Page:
Europe generates green electricity for the first time

A recent study revealed that Europe last year for the first time produced more electricity generated from renewable energy than electricity generated from fossil sources.

The study, conducted by the British research center "Ember" and the German research center, "Agora Energy Wind," and published by the German newspaper "Süddeutsche Zeitung" on Monday, showed that renewable energy derived from wind, sun, water or biomass produced 38 percent of electricity Europe last year, while it produced coal or gas only 37 percent. "This is a milestone in Europe's shift to clean energy," the report said.

While the productivity of electricity from wind and solar power has increased dramatically, the productivity of electricity from coal-fired power plants in particular has declined. According to the study, electricity generation in coal plants has almost halved compared to 2015, and in the past year alone, it decreased by 20 percent.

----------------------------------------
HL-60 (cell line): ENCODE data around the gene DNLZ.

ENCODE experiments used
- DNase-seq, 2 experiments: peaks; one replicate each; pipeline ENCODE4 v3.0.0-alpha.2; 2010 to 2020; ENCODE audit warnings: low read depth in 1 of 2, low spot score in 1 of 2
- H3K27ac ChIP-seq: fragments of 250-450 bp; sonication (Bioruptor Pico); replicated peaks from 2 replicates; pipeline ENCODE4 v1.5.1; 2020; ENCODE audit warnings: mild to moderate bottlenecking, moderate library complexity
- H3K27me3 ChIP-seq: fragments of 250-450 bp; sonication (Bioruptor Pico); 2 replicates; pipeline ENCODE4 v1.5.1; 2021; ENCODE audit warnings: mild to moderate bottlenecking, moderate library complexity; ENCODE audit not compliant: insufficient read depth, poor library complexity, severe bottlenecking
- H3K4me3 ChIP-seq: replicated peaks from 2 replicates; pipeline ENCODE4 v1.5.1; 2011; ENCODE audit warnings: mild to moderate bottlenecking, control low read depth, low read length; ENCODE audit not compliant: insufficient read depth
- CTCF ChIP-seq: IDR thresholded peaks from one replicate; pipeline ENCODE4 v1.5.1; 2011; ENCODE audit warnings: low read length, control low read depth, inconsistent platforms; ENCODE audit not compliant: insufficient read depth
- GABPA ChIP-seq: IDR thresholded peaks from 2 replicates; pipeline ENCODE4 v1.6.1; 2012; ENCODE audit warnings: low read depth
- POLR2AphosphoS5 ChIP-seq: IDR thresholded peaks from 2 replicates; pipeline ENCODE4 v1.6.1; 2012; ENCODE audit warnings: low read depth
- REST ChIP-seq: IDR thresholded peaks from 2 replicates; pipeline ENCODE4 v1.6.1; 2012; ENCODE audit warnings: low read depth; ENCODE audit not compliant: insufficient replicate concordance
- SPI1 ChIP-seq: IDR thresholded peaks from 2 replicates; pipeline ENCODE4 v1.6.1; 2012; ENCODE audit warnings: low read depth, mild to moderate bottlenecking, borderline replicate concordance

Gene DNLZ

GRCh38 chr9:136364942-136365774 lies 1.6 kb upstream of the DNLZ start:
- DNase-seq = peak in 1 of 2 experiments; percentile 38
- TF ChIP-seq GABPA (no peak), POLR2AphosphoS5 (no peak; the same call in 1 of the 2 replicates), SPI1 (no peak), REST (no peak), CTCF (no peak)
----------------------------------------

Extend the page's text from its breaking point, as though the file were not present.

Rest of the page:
The study attributed this in part to the pandemic. Given the expansion in renewable energy and the possibility of a continuing rise in the price of carbon dioxide, electricity production from coal will continue to decline even after the end of the pandemic, said Patrick Gration, director of the Agora Institute.


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